He thought the storm had settled down,
And normalcy restored.
Only to discover that turbulence is permanent,
And essential, to some extent.
The lightning struck on an important day.
The day that used to be important.
But not anymore. The day has lost its meaning.
Like so many things around.
It has become a farce.
A fancy painting in a mirage.
The canvas laughed at him.
At his helplessness.
And he kept looking at the illusion.
The storm that was now brewing in the painting.
A storm that he thought had settled down.
The squirrels have deserted the place. The stripes are nowhere to be seen.
The parrots have gone too. Such irritants they were. I liked sparrows more. But they have left as well.
The night has engulfed me like a blanket. Crickets are chirping all around me. They have stayed. They always stay. I wish I was as indifferent as they are.
The night is very still. I look up at the sky. I see the Moon smiling at me.
“You tried your best”, he said to me.
“Will you stay with me?”, I asked
“Till the end”, the moon assured me.
The days have been too cold and lonely. I looked at the fire. This is the last fire I have. Last fire from my last tree.
The tree is gone. Squirrels are not going to come back. Birds don’t want to do anything with me. What could I have done different? I looked at the axe lying next to me. You are the last possession I have, I said. And just like everything else, I will have to let you go too.
I see the flames going up as I put the axe into it. This will last for few minutes before the cold consumes me, I thought. I am going to sleep. May be I will find squirrels in the place I am going to. May be it will be warmer there. Maybe.
I miss my trees. I burnt them all. Could I have done anything different? I do not know.
Passing between lips, an ancestry reminiscent of the chewed betel-nut grandmother transmitted from recesses of her stained teeth onto palm of an unlettered hand And again to my mouth.
Many years later I found myself teaching tradition handed down by word of mouth. A cane basket we put our socks in was stuffed with her stories.
It suddenly became a nest and I flew with unknown birds, giddy and half asleep seeking blankets of cloud in the maize field of the mythical cat who sometimes ploughed the sky.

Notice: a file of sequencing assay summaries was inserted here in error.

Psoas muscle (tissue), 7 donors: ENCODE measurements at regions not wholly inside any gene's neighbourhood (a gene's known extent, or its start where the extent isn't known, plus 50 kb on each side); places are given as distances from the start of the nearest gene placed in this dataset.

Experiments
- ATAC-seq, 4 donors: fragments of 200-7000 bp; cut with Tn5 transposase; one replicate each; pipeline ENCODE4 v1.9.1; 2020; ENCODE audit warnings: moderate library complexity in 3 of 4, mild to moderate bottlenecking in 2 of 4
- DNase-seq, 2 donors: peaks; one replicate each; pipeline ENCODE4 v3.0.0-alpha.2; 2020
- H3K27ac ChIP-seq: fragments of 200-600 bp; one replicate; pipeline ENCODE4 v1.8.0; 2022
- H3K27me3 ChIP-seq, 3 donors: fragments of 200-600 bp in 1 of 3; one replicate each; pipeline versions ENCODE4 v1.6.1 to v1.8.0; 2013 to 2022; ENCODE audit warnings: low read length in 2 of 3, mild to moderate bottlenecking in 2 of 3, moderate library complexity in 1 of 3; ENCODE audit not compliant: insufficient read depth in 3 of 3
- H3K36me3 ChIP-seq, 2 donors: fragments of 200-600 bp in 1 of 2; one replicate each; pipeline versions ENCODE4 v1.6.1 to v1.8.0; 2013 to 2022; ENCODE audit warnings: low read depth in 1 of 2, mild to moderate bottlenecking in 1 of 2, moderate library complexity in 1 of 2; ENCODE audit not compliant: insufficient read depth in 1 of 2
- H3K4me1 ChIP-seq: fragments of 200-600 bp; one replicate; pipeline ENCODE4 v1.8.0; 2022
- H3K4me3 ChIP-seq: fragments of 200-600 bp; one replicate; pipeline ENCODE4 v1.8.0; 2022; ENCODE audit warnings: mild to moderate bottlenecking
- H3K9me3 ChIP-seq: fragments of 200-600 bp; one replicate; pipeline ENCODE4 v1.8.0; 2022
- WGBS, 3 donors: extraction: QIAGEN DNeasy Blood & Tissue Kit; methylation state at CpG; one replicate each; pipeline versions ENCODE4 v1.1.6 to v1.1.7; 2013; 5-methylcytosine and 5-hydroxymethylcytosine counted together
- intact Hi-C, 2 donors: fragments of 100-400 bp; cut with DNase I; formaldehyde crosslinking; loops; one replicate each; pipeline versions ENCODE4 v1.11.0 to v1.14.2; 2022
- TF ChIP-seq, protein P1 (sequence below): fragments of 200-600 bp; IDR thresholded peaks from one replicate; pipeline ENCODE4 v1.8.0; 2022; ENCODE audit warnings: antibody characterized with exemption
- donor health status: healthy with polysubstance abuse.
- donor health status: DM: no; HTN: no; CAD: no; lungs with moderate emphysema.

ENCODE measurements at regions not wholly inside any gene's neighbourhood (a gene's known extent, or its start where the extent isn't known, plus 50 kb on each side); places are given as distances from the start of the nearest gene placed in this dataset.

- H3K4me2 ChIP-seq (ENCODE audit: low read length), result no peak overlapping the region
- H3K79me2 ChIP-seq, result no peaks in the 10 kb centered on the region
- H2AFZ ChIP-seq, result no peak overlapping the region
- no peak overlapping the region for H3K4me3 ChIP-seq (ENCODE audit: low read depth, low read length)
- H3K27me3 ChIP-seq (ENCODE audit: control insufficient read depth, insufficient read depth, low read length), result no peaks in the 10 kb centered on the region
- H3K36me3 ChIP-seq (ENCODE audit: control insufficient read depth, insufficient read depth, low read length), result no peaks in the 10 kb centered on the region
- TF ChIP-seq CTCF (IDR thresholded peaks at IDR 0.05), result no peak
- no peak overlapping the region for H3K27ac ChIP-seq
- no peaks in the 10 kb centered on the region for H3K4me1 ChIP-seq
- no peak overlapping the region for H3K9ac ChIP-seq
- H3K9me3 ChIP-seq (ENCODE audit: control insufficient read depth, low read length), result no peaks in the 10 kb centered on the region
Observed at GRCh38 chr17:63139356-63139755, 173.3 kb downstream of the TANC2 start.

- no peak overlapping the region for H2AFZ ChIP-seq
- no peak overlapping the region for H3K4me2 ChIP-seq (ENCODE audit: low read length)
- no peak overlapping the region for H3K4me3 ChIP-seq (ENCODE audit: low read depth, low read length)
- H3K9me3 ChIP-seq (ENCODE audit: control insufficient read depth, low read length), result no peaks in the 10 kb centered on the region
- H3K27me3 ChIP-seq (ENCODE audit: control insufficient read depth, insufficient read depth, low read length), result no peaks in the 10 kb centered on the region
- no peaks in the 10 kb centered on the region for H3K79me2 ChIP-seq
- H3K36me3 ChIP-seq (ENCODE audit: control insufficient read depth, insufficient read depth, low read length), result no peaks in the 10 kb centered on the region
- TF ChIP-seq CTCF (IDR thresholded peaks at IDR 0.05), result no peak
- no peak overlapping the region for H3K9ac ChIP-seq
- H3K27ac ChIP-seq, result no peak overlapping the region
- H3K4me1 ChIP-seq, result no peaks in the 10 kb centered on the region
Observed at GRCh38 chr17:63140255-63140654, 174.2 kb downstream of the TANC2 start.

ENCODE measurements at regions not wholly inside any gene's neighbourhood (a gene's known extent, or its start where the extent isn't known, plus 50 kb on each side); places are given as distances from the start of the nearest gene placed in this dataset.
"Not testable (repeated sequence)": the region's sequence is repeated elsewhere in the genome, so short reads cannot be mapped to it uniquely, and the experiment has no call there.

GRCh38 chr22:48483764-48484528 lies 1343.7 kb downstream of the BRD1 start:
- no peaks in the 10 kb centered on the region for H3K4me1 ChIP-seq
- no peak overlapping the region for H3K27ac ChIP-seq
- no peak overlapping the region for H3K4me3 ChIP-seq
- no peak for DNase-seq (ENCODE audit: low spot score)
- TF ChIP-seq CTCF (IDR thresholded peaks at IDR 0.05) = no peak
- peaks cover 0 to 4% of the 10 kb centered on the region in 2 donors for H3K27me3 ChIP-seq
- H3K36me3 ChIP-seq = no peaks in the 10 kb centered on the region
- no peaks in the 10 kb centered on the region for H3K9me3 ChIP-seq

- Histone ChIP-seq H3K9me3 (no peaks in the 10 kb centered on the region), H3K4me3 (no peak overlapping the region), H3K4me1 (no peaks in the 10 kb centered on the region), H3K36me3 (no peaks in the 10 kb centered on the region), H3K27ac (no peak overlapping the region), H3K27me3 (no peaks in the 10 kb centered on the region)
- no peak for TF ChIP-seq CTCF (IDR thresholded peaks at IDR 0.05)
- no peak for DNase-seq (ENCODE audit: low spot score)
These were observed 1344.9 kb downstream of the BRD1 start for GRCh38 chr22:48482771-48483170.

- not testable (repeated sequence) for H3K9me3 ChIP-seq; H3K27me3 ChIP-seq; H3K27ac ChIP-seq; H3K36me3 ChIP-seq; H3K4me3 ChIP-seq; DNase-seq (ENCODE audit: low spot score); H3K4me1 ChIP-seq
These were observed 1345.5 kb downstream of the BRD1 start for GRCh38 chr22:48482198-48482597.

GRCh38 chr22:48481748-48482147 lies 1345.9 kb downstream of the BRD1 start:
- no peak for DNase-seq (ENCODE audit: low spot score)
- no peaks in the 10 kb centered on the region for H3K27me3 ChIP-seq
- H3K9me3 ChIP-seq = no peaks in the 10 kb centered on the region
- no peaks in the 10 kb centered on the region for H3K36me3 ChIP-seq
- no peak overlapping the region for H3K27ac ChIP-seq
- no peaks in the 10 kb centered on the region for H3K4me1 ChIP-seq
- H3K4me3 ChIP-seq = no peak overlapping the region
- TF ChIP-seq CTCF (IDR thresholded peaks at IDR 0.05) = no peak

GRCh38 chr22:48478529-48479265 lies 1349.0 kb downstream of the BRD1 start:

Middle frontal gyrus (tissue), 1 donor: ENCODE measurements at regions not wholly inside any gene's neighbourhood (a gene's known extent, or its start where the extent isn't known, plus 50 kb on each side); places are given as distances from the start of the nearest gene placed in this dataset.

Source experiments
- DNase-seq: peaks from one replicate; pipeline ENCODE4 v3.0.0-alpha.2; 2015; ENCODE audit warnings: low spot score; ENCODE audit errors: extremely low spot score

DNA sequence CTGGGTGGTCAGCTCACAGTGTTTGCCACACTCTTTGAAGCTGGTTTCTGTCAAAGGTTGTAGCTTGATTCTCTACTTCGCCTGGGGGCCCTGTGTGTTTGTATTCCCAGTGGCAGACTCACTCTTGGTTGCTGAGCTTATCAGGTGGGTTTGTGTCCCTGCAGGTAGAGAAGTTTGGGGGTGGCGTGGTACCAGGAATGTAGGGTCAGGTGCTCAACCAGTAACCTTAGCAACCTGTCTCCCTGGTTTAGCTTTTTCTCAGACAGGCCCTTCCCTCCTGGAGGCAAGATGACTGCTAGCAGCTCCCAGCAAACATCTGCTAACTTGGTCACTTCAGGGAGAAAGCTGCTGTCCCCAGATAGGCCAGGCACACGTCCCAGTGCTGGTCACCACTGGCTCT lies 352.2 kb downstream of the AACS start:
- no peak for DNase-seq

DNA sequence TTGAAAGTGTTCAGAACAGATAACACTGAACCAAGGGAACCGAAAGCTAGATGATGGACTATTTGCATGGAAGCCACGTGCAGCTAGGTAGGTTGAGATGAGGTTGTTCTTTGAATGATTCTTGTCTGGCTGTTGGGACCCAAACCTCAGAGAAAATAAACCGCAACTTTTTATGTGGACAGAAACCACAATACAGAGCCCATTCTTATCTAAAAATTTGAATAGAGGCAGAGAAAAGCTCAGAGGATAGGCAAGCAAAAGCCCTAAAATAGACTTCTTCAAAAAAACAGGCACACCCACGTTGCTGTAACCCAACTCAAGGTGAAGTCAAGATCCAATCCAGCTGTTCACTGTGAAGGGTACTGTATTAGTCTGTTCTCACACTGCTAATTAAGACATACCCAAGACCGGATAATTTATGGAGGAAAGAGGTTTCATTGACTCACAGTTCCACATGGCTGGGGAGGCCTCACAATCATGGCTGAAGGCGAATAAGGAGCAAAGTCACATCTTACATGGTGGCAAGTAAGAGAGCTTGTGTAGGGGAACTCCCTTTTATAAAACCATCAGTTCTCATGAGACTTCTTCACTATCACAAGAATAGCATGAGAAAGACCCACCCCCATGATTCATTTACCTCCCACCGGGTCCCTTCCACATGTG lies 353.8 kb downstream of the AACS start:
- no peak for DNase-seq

The cane basket disappeared when a wooden cabinet took up residence in our three-room house. Socks found a nest and I began writing the first few letters of the alphabet.
Myiem, where my ancestors prayed for their deliverance from bitter winter, where they wrestled with earth and stone to script remembrances.
Today, lost and approaching fifty, surrounded and imprisoned by books, I sometimes murmur a prayer: “Grandmother, tell me another story”
– I read this poem in the village of Nongriat, Meghalaya. These words took me back to my village of Ghazipur. The days when stories were an integral part of our life. Why did we stop telling stories?I could not find this poem online. I am looking for this book – Do let me know if you know this book. Thanks.
The old tree and the murky sky
Looked at me and asked the question
Who are you?
Not the name. Everyone knows the name.
Who are you underneath.
Do you know? They asked.
What makes you think I am answerable to you?
What gives you power over me?
The tree. You are old and weak.
You have no time left here.
The sky. It’s approaching twilight.
You will soon disappear into darkness.
Why should I listen to you?
I might be gone, but my seeds will remain.
I will leave behind more than I ever had in this life form, the tree said.
I looked at the sky. The emotionless canvas stretching towards infinity.
The darkness might consume me but I will still fight.
And rise from within it, like a phoenix, the sky chuckled at my contempt.
It was approaching twilight.
The tree already looked dead. The sky sad.
I was angry. My thoughts were not clear.
I could not stand it any more. I reached for the blinds.
One last glimpse out of the window before I shut the view.
There was a lot of movement outside.
Birds were making their way home.
No one would surely want you as their home, I laughed at the tree.
The tree did not respond. It was dead by now.
The only thing I could hear was incessant squawking.
A pandemonium of parrots rushed by, interrupting my moment of victory.
I looked on as they made their way into the holes in that tree.
The tree, which I thought was dead, looked at me and smiled.
Who are you, it asked one last time before falling into darkness.
Do you like when it sparkles, asked the sky.
I looked at the stars as they shone in my eyes.
The sky was looking spectacular.
Darkness did not consume it. Neither did it try to fight darkness.
It accepted the night the way it is and turned it into something beautiful.
My ego could not stand it any longer. I finally pulled the blinds.
The tree was not dead. The sky was not sad.
They were in a state of calm.
A state of calm I always strive to achieve.
Why do they talk to me?
How are they so composed while I am so angry?
What gives them the power to make good of such adversities?
The answers would come, I thought.
But only if I know the right questions to ask.
I could see it now. The reason for my anger. The cause behind my discontent.
It was not the sky. It was not the tree.
It was me asking that question to myself.
Who are you?